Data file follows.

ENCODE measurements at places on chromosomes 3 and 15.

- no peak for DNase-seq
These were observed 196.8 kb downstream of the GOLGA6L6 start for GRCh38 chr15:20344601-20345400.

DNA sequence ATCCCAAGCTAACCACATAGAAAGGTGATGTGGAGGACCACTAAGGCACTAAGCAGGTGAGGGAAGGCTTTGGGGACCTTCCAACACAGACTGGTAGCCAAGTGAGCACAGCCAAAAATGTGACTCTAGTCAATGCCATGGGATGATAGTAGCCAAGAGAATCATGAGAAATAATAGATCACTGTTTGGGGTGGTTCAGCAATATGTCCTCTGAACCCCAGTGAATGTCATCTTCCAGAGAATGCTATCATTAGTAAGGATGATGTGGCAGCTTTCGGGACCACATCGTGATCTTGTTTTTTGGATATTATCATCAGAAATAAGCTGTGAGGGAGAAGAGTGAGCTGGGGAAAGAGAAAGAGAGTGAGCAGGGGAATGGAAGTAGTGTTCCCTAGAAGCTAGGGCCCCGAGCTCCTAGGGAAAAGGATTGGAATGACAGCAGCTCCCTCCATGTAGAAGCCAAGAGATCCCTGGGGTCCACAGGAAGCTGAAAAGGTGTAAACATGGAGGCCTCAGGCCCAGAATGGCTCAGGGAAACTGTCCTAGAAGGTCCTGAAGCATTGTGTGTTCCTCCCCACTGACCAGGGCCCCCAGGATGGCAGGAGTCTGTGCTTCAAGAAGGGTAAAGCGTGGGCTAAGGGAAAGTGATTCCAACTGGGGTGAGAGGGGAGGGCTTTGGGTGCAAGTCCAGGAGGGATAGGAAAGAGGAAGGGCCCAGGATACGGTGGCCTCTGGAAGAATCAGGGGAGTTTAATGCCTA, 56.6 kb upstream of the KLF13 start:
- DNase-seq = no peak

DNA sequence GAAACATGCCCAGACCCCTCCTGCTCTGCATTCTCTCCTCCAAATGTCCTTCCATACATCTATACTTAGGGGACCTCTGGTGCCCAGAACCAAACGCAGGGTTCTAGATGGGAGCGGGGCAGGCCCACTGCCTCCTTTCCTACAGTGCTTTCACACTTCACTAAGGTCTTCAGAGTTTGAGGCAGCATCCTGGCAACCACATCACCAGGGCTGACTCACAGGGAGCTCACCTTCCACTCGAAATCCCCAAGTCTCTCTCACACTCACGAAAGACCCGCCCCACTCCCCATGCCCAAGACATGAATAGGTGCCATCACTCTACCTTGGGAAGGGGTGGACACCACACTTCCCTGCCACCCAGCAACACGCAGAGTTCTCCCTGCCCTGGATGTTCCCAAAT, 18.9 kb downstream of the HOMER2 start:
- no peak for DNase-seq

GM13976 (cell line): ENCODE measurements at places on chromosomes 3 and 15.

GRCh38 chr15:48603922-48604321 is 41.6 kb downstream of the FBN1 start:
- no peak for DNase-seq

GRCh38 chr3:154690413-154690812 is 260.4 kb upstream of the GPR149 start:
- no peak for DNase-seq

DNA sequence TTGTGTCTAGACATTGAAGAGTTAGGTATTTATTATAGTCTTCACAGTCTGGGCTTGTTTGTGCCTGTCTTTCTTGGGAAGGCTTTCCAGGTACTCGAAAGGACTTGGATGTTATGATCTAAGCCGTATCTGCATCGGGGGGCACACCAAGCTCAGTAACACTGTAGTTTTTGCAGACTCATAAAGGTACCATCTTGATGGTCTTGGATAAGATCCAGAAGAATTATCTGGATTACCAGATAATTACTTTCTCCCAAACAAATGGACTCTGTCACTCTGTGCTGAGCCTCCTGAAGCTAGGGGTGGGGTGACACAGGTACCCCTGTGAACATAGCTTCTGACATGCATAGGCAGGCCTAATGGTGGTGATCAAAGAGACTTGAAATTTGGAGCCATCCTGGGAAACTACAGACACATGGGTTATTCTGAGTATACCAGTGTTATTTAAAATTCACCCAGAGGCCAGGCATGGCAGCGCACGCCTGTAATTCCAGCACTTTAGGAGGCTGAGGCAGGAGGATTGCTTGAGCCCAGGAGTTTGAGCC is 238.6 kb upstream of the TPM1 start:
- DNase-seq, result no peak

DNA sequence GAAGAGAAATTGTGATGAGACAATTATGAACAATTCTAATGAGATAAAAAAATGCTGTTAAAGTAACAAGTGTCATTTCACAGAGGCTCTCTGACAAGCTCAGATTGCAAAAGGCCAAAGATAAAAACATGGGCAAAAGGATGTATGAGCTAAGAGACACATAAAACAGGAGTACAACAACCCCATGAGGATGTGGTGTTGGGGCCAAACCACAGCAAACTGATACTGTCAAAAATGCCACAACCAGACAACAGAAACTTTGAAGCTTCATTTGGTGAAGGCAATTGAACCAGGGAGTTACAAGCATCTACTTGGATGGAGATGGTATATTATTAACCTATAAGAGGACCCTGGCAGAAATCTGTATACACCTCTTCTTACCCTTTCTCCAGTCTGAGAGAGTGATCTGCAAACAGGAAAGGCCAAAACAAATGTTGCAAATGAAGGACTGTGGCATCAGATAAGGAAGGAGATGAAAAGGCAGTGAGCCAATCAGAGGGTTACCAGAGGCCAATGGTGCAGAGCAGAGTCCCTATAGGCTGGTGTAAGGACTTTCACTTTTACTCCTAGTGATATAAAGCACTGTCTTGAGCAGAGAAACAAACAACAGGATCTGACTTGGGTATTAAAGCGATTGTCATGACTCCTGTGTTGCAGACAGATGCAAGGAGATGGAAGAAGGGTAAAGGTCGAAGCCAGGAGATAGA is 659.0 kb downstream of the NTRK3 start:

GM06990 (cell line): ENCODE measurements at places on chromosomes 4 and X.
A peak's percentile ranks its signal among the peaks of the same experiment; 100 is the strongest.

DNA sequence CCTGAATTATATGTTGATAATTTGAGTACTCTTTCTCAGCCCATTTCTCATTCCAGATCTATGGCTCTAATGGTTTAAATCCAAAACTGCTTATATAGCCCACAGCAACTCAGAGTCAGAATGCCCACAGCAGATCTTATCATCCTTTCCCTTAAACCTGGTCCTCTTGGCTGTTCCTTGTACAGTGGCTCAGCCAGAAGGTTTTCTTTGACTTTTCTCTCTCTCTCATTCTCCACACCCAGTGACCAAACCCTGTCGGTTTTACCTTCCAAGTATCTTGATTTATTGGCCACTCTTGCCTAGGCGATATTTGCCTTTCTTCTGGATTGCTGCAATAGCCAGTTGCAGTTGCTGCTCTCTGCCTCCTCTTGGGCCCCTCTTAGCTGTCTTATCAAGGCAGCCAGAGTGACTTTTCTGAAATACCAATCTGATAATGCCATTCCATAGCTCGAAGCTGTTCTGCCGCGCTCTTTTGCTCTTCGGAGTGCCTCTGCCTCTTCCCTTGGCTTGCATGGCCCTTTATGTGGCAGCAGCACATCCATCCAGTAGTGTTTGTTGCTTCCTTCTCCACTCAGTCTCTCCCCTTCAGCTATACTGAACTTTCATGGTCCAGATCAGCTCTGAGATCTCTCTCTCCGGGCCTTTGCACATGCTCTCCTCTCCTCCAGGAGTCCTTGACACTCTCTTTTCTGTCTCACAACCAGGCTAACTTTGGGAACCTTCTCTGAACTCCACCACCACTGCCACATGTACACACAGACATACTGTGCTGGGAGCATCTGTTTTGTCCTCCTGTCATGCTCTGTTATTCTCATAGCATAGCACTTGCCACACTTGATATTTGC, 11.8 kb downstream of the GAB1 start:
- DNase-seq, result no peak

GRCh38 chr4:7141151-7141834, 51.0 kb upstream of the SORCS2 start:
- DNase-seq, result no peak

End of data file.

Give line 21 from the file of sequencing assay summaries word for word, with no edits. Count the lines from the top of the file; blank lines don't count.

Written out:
- DNase-seq, result no peak